- Am I confident that my position will be valid over the long term?
- Could I disclose without reservation my decision or action to my boss, our CEO, the Board of Directors, my family, or society as a whole?
- What is the symbolic impact of my action if it is understood?
- Under what conditions would I allow exceptions to my position?
These questions initiate a thought process that underscores the importance of problem identification and information gathering. Such a process can help leaders guard against over simplifying an otherwise complicated ethical decision.
Mind Game #2: The Need to be Liked
Most people want to be liked. However, when this desire to be liked overpowers business objectivity, ethical lapses can occur. For instance, when managers witness ethical transgressions, the need to be liked may cause them to overlook these transgressions. Such a situation is particularly acute for those recently promoted into management from within the same organization. Because they want to be liked by their former peers, they may have a difficult time saying, “No.” Dr. Albert Ellis, author of A New Guide to Rational Living, notes that one of eleven irrational beliefs that some people hold is the belief that one can or should always be liked. He states that people who are affected by this need carry around in their heads statements such as, “I believe I must be approved by virtually everyone with whom I come in contact.”
Such an overriding desire to be liked can ultimately adversely affect the ethics of people in an organization and thus can decrease the firm’s bottom line. For instance, a retail store manager who wants her employees to like her may readily give them additional hours when they request them to enable employees to earn more money. However, in so doing, the manager contributes to the accumulation of too many hours of labor relative to sales volume. Over time, excessive labor costs can then begin to eat into profit margins.
After recognizing that she is playing this mind game, one way that the manager might stem this problem is to distance herself from her subordinates (e.g., reduce unnecessary socializing) until she can establish some objective boundaries. Another successful approach would be to respond warmly and assertively toward employees while still going forward with appropriate but possibly less popular decisions. (If necessary, the manager could even take assertiveness training.) Finally, in such situations, the newly appointed manager might want to read Alberti and Emmons’ book, Your Perfect Right. This book provides excellent advice on how to say “no” while preserving a quality relationship.
Mind Game #3: Dilute and Disguise
In trying to strike a diplomatic chord, leaders can disguise the offensiveness of unethical acts by using euphemisms or softened characterizations. Words or phrases such as “helped him make a career choice” are used to describe firing someone, or “inappropriate allocation of resources” is used to describe what everyone knows is stealing. Regardless of whether people want to be seen as kinder and gentler, or just politically correct, this process merely helps wrongdoers and those associated with them to get away with unethical behavior.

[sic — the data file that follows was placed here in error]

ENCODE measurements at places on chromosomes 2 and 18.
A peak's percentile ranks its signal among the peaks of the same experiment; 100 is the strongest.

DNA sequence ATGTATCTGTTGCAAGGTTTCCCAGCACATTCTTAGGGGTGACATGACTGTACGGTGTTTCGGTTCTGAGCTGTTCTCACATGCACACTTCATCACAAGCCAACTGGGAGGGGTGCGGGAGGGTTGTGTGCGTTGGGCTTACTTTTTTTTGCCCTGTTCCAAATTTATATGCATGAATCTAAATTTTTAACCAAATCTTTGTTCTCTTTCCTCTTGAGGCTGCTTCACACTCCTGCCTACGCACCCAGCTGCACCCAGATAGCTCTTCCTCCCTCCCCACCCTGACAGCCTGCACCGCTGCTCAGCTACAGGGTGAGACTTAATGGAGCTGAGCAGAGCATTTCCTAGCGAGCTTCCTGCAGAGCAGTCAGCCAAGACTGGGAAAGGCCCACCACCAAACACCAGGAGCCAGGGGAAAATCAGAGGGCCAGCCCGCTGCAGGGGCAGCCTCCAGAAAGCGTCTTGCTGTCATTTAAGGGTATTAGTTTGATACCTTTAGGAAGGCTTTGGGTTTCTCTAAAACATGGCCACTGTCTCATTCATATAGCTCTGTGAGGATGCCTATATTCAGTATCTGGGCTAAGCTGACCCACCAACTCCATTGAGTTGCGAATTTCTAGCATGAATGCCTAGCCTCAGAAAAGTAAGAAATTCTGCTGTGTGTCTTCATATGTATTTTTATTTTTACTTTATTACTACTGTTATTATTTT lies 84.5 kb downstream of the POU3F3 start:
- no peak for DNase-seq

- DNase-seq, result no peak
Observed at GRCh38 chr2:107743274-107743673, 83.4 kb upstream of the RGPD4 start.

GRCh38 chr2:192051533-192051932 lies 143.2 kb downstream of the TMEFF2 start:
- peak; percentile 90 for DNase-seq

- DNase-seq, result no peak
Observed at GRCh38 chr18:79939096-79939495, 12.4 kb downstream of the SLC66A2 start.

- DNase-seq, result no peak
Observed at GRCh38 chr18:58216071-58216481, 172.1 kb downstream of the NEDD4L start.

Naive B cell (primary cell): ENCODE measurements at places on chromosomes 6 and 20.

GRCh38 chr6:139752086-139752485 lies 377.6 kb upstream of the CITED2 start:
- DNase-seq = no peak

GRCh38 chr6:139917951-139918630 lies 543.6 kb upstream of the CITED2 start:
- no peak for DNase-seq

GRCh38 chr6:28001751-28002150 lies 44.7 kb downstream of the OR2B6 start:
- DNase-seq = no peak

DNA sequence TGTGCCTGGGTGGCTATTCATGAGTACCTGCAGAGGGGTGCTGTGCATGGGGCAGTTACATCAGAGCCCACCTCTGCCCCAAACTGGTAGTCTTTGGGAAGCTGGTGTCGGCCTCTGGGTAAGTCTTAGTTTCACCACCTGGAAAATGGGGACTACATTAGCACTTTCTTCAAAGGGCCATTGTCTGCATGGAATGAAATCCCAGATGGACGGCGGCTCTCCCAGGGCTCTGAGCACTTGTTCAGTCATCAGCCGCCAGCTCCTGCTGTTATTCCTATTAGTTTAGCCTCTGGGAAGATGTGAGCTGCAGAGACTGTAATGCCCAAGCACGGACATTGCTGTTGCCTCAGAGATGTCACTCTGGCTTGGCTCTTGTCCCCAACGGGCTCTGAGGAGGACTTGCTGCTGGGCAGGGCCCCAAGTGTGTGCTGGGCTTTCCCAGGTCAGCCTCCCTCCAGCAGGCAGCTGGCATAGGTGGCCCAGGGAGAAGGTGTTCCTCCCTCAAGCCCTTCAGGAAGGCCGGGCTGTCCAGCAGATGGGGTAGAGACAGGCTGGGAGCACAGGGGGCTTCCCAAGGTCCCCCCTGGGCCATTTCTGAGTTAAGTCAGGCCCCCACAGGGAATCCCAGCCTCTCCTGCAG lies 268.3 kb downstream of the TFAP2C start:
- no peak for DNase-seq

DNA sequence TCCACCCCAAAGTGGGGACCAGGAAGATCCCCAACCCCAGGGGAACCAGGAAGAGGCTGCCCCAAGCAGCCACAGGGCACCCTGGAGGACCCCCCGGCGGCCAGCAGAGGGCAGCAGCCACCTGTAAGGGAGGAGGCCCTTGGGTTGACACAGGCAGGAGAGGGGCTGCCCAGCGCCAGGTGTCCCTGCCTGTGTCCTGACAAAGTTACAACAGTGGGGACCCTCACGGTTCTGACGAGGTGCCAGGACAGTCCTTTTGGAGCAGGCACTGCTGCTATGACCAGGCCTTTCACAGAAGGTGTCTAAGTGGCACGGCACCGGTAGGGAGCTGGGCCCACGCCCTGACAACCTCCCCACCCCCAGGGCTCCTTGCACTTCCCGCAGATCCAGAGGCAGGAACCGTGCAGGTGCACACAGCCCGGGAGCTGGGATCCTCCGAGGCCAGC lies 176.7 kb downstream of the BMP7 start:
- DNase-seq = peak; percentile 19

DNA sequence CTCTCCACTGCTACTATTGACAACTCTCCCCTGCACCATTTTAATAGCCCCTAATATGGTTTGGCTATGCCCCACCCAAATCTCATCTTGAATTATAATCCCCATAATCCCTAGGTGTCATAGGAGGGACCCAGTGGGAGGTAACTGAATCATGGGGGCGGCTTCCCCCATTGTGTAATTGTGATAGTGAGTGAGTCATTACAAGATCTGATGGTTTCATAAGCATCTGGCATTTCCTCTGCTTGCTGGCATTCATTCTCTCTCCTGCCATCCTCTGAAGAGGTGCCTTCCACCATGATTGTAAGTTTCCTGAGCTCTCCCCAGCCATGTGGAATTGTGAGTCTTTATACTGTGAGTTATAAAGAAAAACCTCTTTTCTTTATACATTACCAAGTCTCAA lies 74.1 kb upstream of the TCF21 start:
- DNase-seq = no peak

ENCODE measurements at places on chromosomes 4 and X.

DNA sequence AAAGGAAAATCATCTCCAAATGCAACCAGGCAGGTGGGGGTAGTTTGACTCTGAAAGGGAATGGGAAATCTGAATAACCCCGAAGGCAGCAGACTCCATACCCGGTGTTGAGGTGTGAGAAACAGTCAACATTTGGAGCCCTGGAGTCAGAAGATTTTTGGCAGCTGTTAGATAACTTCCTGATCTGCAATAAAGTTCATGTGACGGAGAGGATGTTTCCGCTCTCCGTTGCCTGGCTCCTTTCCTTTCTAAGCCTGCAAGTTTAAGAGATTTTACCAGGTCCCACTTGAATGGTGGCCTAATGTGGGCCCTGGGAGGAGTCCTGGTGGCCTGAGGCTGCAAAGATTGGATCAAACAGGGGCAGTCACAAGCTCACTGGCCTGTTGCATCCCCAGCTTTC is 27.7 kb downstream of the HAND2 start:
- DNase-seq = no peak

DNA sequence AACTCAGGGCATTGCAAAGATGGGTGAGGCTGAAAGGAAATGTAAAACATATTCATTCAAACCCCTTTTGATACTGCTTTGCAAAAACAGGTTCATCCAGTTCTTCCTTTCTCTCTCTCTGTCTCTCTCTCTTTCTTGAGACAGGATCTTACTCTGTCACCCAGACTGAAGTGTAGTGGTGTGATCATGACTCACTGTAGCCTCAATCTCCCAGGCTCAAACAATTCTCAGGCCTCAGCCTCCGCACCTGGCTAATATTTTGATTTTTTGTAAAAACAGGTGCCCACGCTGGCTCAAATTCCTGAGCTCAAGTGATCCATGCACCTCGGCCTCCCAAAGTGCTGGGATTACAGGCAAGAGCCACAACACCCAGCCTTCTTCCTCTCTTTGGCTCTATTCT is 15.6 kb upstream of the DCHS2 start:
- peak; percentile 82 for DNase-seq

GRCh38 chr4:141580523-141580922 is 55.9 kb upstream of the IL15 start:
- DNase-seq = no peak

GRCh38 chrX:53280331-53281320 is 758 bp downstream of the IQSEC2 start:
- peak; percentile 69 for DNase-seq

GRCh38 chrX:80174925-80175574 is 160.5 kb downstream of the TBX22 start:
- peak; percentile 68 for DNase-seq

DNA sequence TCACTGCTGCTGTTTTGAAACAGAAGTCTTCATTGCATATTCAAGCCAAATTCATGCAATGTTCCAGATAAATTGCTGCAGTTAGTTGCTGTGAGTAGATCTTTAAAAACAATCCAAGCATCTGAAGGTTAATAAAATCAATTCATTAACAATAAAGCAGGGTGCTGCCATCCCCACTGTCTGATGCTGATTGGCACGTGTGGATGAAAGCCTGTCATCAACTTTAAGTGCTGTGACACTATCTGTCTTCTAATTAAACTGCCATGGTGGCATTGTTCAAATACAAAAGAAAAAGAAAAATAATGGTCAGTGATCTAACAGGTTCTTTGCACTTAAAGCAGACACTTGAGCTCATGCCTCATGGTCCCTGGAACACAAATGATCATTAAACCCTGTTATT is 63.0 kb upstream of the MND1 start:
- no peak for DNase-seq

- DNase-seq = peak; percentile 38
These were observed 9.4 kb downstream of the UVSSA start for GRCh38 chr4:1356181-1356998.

Such softened characterizations serve to reduce the anxiety of the leader, but these euphemisms are dishonest. They serve to dilute and disguise unethical behavior. This form of mental gymnastics defuses discomfort that may otherwise develop among those involved in unethical “mischief,” but such an approach dilutes the necessary intensity of ethical constraints that should be brought to bear in the situation. The antidote is for leaders to talk straight and to avoid euphemistic labeling or recharacterizing unethical behavior.
Mind Game #4: “Making Positive”
The mental gymnastic of comparing one’s own unethical behavior to more heinous behavior committed by others serves only to avoid self-degradation. For example, the salesperson who occasionally cheats when reporting his expenses may say to himself, “I do this only a few times a year, while Tom, Dick, and Harry do it all the time.” Or, “If you think I disregard my colleagues’ feelings, you ought to see Andy in action. He is a bona fide bully!” Unethical behavior appears more ethical by comparing it to worse behavior.
Such justifications for unethical behavior are not valid. The tendency to diminish misdeeds by making dishonest comparisons also contributes to sustaining unethical conduct. To avoid this mind game, ask three questions about the comparison:
- Am I comparing apples to oranges?
- How self-serving is this comparison?
- What would three objective observers say about me and my objectivity regarding this comparison?
While behavior may often legitimately be compared to that of others, when ethical transgressions are involved, relativity does not excuse ethical lapses.
Mind Game #5: Overconfidence